Free meals for kids

Free meals for kids

Even when school is out there are still mouths to feed. When parents head to work in the summer months, they shouldn’t have to wonder where their kids can get the good nutrition they will need for an active season.

The Kenai, Nikiski and Soldotna Boys and Girls Clubs, Soldotna’s Joyce K. Carver Memorial Library, and The Kenai Peninsula Food Bank all serve meals to fill small bellies, specifically anyone 18-years-old or younger.

“Children learn and practice social skills while eating at the table together,” said Executive Director of the Kenai Peninsula Boys and Girls Clubs Heather Schloeman. “Meal times are a down time where kids socialize with one another and make new friends. Children are also encouraged to try new foods by seeing other children eating them.”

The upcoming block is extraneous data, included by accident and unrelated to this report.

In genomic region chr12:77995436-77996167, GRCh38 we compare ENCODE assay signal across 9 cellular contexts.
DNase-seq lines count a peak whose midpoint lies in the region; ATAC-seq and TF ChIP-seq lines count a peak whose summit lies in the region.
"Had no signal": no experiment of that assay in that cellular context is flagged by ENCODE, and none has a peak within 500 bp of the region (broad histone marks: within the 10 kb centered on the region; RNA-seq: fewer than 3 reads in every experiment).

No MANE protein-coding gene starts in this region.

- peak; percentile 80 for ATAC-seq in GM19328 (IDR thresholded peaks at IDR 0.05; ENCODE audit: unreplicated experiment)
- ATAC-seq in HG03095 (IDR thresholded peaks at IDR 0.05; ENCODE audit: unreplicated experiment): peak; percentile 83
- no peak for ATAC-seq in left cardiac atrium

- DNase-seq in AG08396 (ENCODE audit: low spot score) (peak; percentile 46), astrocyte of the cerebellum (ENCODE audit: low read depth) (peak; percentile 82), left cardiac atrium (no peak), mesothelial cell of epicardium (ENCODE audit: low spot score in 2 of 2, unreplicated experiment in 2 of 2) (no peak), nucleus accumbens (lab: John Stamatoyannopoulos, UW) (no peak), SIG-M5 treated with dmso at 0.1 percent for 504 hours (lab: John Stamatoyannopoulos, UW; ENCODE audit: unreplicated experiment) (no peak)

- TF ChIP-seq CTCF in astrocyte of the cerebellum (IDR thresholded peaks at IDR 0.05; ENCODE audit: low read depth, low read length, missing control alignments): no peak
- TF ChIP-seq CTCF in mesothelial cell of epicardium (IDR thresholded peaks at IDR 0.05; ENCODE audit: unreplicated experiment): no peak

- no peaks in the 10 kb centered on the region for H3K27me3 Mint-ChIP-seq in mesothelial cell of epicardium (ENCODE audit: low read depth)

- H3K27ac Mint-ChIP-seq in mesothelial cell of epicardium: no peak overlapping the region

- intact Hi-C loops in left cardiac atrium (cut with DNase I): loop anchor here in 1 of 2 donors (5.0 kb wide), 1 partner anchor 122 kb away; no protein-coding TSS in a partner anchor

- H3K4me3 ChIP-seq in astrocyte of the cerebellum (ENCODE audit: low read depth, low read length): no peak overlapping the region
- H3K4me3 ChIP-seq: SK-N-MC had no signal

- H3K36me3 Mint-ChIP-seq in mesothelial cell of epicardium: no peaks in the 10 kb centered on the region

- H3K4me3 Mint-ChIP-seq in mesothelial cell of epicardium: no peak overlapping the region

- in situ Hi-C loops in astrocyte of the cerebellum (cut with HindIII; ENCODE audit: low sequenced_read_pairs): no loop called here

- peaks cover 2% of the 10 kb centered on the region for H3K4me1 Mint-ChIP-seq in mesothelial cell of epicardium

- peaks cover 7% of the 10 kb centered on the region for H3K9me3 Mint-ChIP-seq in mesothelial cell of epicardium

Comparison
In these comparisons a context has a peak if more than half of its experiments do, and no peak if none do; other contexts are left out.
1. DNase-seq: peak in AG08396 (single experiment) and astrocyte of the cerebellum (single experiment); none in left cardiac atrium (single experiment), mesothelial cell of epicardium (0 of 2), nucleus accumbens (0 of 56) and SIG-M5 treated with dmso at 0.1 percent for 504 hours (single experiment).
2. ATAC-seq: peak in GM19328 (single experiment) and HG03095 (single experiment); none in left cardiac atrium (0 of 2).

Schloeman said good food, served at the Boys and Girls Clubs through the Summer Food Service Program, incentivizes children to take the leap and join their peers in the organization’s fun games and goings-on. Last summer more than 17,500 meals were handed out through the program, she said.

“Boys and Girls Clubs summer programs are filled with a wide variety of fun and engaging activities,” Schloeman said. “Youth will participate in academic and enrichment programs such as STEM opportunities, sports and recreational games, art and craft activities, science, cooking, Summer Brain Gain, field trips, the ever popular Slip’N Slide and more.”